Any fact facing us is not as important as our attitude toward it, for that determines our success or failure. —Norman Vincent Peale
Horse Before Cart
Whenever I give a workshop, there are always people who want to pick my brain about getting published. How to get an agent, how to write a query letter, how to approach publishers, how to make sure you’re being marketed correctly, etc. Usually, I ask these people about their book, what it’s about, etc. The interesting thing is the relatively large number of these people who haven’t written a book yet.
Of course, it’s always good to go into an industry with your eyes wide open. But the fact is that I think a lot of people are seduced by the idea of publishing, and what they really want is some kind of guarantee that they’ll achieve their goal. If you want to get published, the number one thing you need to do is write a book, and write it to the absolute best of your ability. Everything else comes later.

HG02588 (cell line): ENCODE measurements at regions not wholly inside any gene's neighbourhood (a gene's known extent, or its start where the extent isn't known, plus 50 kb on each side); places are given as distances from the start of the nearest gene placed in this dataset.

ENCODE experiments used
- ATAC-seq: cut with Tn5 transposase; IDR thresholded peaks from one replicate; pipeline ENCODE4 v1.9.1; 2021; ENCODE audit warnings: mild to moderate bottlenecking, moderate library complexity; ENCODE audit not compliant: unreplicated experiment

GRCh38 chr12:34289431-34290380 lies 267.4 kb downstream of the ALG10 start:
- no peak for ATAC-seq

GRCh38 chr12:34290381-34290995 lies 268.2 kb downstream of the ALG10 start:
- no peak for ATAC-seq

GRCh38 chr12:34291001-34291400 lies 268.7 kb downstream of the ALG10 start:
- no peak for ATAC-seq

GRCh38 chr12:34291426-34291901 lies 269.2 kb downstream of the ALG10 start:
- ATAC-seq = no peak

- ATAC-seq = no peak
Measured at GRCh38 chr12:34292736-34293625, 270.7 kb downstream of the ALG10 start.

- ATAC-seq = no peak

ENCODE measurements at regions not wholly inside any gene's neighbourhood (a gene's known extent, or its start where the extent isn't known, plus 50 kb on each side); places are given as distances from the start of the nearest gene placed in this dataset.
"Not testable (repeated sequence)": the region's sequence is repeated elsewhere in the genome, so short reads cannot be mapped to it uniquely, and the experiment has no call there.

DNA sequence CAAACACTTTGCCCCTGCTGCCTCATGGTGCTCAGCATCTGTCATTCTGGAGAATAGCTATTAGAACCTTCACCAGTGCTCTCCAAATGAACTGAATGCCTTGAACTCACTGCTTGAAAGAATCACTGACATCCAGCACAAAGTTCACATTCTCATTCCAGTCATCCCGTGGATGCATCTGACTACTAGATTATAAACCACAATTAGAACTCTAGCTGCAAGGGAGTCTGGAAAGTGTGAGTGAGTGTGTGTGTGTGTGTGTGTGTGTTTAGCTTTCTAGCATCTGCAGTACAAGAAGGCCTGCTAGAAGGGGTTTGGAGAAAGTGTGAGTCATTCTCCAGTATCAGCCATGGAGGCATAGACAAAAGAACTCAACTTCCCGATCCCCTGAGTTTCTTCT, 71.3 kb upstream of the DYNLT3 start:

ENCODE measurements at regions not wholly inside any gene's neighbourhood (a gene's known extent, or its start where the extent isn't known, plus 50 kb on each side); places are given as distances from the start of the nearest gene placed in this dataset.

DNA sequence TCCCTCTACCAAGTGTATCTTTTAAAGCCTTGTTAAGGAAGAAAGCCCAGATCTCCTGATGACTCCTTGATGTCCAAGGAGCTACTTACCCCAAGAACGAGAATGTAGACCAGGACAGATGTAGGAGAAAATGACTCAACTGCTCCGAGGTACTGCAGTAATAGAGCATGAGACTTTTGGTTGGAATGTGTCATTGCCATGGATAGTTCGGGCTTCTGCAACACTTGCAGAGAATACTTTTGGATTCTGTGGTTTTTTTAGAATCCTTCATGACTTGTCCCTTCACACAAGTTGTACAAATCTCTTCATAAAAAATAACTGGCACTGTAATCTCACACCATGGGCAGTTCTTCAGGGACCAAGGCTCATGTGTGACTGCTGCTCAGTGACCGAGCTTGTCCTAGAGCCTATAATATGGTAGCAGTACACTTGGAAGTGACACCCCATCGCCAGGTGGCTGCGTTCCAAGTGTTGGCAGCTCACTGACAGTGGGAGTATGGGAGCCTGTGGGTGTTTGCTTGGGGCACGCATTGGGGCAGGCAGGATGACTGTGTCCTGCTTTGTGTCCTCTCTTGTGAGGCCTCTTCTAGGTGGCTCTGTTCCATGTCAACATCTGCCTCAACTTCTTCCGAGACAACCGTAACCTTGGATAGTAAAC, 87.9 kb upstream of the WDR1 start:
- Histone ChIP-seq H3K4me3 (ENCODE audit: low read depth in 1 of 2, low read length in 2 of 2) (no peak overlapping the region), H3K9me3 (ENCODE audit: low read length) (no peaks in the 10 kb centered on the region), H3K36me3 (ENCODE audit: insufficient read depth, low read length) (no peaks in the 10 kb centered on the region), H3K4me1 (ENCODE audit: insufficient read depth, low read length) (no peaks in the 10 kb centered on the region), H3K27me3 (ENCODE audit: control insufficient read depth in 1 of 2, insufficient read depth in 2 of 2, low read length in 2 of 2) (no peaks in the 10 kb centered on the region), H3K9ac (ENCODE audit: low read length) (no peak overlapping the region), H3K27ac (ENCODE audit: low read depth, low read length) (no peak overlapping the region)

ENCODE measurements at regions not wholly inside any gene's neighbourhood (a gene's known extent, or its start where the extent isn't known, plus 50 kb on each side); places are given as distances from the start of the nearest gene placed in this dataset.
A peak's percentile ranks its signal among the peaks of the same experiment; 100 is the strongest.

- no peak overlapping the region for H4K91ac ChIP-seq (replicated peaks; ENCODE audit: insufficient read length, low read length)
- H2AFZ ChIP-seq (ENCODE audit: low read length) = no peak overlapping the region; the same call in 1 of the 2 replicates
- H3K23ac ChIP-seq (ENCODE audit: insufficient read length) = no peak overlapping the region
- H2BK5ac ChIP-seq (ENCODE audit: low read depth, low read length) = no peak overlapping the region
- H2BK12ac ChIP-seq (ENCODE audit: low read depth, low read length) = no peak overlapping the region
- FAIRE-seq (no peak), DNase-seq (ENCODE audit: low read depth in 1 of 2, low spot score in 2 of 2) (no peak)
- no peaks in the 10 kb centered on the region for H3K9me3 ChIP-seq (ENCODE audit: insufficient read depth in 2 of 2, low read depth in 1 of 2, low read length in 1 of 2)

There Are No Guarantees
Like any creative endeavor, writing requires that you engage with so-called “failure”. You’ll probably have to endure rejection.
Writing anything is always harder than you think it will be. Even a great idea takes a long time, a lot of mental energy, and—frankly—some pages and chapters that simply won’t work at all the first time you write them. Like any creative endeavor, writing requires that you engage with so-called “failure”. You’ll probably have to endure rejection. But these things can be our greatest teachers. (I explored this by taking a yo-yo class and writing about it in my monthly column for the Daily Hampshire Gazette.) The outcome is far less important than in the input. Focus on the effort, on the learning, and on making something as good as you possibly can. This will be harder than you want it to be. But that’s exactly why you’ll learn so much.